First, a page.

All that steam buildup can, over time, result in the egg exploding in your microwave, leaving you quite the mess to clean up. Worse still, this explosion may not occur in the microwave – but outside. This means an egg can explode in your hand or your mouth, spilling scorching egg on you and even burning you.
If you need to microwave an egg, cut it up first. Still, it’s better not to microwave eggs at all!
Many leafy green vegetables contain nitrates, which are typically very healthy. But when heated in a microwave, nitrates have the chance of turning into nitrosamines. Nitrosamines are organic compounds that some research indicates are carcinogenic. Some examples of leafy greens that contain nitrates are:
It’s worth noting that it’s not just these types of green, leafy veggies that run the risk of converting their nitrates into something more dangerous. Beets also shouldn’t be microwaved for this same reason. For both them and leafy greens, you’ll want to reheat them on the stove for safety’s sake.
There is minimal benefit to microwaving fruit. Most people agree that fruit tastes best cool, cold, or at least at room temperature, and warm fruit can sound pretty unappetizing. But even if you’re in the rare, somewhat odd minority that enjoys the occasional hot fruit, you shouldn’t take to the microwave for that job.
Take, for example, grapes. Some people have a false idea that microwaving them may produce raisins, which it absolutely will not. Instead, microwaving two grapes can lead to a significant amount of plasma creation. That plasma is so powerful and substantial that it can melt a hole in plastic dishes or containers, which doesn’t do very positively for your house, microwave, or smell.
Even if plasma doesn’t ruin your bowls or plates, microwaving whole fruit is generally risky because microwaving eggs is risky. Their skin can trap a lot of heat and steam thanks to the added moisture, so biting into that microwaved fruit could burn your tongue badly. The fruit may also explode while you microwave them.
Do you know what arcing is? It’s what happens when a microwave produces sparks as it reacts to something metallic. Nothing quite saps away positive thinking like the fear of your microwave setting your house ablaze!
Carrots are dangerous to the microwave because they may contain leftover minerals from the soil. This presence can cause sparking, even when there doesn’t look like there’s any reason for this. It’s OK to try microwaving cut-up carrots, but stop immediately the second there’s a sign of arcing.
9. Hot Peppers
Not all peppers are safe to microwave, thanks to their crucial ingredient, capsaicin. Capsaicin is a chemical that is responsible for the spicy punch that peppers packed. When you use a microwave to heat peppers, you release that capsaicin into the air.
As an airborne chemical, capsaicin can cause a lot of grief. It might burn your eyes or other sensitive parts of your body, and worse still, it won’t just be you who suffers! In 2016, an entire building in New York had to be evacuated after someone microwaved a pepper and ruined everyone’s day ( plus their positive thinking). Residents started experiencing breathing difficulties and coughing fits due to capsaicin. So save your neighbors, and don’t reheat hot peppers!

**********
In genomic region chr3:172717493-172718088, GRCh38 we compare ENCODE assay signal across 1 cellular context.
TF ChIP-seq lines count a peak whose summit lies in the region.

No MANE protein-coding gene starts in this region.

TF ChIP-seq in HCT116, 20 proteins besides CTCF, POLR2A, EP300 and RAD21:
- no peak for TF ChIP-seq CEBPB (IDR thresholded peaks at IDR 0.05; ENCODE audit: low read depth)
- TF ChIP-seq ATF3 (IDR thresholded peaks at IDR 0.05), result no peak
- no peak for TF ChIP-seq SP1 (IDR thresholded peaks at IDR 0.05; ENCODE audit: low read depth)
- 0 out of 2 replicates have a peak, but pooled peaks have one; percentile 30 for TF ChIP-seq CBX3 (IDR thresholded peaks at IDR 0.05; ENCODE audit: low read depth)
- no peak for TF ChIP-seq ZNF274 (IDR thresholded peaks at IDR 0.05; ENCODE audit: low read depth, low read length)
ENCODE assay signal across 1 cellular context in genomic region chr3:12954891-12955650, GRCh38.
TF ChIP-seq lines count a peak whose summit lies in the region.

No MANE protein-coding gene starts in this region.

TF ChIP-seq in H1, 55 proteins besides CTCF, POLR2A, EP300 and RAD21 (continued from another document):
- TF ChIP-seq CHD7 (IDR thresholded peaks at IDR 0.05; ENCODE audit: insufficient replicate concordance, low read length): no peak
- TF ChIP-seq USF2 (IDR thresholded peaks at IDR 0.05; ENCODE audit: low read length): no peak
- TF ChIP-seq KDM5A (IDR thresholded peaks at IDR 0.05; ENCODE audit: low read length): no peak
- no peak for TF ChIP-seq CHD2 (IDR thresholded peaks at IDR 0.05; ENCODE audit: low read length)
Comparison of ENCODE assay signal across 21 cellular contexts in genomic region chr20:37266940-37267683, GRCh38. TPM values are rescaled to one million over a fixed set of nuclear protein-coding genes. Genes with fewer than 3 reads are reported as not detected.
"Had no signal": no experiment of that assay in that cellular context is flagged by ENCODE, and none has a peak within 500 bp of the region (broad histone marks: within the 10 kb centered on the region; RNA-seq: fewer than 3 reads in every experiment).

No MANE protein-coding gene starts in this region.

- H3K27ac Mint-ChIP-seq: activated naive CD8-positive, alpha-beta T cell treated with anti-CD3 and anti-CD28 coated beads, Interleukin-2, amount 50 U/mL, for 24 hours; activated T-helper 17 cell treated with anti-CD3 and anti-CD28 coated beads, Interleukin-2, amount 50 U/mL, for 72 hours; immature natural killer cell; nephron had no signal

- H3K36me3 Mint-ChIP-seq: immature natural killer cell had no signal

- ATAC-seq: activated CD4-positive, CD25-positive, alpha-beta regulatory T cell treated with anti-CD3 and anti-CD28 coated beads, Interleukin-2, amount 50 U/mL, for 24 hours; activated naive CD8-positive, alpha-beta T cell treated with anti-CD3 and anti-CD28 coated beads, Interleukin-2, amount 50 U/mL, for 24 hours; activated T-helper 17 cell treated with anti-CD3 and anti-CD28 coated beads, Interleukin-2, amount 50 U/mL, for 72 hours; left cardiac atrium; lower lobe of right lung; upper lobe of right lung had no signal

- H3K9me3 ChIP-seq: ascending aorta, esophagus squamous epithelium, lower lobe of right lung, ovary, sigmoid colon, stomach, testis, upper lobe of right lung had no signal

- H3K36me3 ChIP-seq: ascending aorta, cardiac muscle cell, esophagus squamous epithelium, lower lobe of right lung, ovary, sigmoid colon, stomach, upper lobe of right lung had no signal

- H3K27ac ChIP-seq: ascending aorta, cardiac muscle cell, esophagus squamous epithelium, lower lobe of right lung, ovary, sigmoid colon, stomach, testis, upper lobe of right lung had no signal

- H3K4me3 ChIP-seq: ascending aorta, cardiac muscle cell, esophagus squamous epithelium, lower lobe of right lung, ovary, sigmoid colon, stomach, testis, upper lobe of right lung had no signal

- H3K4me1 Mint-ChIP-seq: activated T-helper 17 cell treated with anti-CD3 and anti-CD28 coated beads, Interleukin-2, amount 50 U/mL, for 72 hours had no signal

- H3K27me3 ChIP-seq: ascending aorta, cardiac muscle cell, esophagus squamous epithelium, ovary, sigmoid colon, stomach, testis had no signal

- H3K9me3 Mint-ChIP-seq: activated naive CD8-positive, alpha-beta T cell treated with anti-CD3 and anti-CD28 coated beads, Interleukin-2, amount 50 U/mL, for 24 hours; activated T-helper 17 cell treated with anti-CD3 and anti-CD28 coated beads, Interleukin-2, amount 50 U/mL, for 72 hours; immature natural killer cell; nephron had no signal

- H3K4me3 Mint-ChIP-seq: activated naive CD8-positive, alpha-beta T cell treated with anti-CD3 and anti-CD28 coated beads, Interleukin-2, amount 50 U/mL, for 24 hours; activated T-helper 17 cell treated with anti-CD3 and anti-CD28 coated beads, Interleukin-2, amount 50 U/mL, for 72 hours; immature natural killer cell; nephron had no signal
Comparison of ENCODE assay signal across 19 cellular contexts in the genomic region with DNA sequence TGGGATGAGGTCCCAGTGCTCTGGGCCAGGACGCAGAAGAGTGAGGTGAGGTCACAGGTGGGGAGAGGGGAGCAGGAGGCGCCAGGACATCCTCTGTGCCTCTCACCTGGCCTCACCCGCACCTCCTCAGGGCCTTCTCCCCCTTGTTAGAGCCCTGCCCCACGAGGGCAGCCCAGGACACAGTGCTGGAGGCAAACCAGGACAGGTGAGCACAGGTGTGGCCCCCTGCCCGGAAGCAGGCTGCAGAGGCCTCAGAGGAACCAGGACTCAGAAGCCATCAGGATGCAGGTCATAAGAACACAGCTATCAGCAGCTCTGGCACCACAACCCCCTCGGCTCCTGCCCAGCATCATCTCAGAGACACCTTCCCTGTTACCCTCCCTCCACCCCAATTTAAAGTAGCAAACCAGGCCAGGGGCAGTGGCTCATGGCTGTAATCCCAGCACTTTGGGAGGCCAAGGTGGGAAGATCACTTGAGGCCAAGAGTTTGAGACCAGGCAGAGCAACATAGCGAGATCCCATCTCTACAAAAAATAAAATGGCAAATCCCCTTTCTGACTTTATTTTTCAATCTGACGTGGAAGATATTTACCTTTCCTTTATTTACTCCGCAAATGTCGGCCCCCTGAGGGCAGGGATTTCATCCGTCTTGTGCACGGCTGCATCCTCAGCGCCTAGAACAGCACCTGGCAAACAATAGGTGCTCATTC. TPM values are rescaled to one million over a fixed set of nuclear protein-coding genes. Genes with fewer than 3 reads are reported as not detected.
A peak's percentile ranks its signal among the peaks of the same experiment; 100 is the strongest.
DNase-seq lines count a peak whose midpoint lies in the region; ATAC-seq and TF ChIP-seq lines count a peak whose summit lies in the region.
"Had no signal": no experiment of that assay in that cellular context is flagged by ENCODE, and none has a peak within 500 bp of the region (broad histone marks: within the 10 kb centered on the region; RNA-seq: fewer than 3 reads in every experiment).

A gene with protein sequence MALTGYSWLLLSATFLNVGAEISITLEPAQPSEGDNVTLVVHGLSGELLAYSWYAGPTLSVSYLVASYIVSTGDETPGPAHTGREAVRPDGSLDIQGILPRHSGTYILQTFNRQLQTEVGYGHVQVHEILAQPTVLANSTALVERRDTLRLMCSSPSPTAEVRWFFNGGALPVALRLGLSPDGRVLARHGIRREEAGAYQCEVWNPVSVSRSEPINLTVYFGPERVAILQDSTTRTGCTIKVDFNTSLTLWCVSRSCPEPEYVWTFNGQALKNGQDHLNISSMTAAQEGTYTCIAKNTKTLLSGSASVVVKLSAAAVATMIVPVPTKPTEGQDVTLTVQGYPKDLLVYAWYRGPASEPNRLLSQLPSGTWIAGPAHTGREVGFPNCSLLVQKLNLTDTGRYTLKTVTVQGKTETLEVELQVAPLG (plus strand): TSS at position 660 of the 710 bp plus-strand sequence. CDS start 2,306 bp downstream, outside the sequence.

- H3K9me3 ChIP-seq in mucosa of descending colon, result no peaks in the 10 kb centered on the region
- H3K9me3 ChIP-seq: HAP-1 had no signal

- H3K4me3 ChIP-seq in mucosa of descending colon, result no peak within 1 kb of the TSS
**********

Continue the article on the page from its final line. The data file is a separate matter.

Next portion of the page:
10. Baby Formula
It’s not uncommon for breastfeeding parents to decide to pump breastmilk and freeze it for use later. This is a great idea and perfectly fine to do, but make sure you don’t reheat that milk in a microwave!
You’ve probably noticed by now that microwaves don’t evenly heat food, even when that food is spread across a plate. This results in “hot spots” that may develop in a bottle of breastmilk, with uneven temperatures throughout. A baby drinking from the bottle may then accidentally hit a “hot spot” and find their mouth and throat burning up!
This doesn’t even consider the possible carcinogenic consequences of heating a material like plastic. This is probably why the FDA has their guidelines on reheating breastmilk for positive results. Heat a bottle of milk in a bowl of hot water or reheat it on the stove in a pot.
Botulinum is a dangerous bacteria found in potatoes. At room temperature, C. botulinum can survive after a spell of heat from the microwave and affect those who consume it with botulism. It doesn’t sound very likely, but there is a lot that toxic bacteria can do. In fact, some experts refer to C. botulinum as the “most poisonous poison.”
If you have the know-how, cooking potatoes from scratch with a microwave is safe. But for reheating potatoes, stick to using a baking sheet and an oven to do the job. Be sure not to use aluminum foil – that protects the bacteria!
We’re all grateful for how much easier a microwave can make food preparation, especially for a busy go-getter. But there’s wisdom in knowing what can and can’t be stuffed into this machine. Be sure that you don’t reheat any of the foods we’ve discussed, and you’ll be just fine!
Editorial note: Updated research on the possibility of carrots containing small amounts of lead from the soil.